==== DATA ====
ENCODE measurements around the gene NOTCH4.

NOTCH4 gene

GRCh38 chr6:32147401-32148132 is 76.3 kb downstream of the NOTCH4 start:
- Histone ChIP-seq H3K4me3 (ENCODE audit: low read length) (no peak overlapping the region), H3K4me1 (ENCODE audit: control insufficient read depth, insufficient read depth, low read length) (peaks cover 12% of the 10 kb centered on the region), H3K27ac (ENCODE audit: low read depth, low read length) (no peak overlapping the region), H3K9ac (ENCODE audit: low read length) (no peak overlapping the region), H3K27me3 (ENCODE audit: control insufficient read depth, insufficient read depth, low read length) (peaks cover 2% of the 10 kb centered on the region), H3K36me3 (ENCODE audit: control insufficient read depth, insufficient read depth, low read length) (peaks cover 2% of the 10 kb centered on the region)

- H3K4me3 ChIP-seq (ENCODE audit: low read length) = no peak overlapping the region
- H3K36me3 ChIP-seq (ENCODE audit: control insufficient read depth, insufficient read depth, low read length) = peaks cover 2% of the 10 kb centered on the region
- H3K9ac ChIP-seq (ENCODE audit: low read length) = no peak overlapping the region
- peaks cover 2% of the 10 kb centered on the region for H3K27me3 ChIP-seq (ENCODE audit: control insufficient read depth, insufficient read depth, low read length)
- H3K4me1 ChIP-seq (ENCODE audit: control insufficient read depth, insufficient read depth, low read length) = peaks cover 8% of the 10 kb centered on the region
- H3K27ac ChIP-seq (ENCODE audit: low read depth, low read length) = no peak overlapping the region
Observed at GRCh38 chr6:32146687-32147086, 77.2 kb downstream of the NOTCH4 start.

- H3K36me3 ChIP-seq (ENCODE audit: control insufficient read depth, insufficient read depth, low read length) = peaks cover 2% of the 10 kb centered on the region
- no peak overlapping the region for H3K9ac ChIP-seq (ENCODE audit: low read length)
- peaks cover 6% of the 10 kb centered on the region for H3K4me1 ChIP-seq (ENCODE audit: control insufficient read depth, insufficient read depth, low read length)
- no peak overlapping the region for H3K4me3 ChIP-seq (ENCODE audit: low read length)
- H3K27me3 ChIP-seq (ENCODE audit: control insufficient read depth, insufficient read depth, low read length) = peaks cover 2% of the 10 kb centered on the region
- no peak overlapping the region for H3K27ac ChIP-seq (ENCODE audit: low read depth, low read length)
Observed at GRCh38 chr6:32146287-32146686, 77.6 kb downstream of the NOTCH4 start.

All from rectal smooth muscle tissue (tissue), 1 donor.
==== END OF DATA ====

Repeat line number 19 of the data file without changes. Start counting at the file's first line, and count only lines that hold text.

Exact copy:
All from rectal smooth muscle tissue (tissue), 1 donor.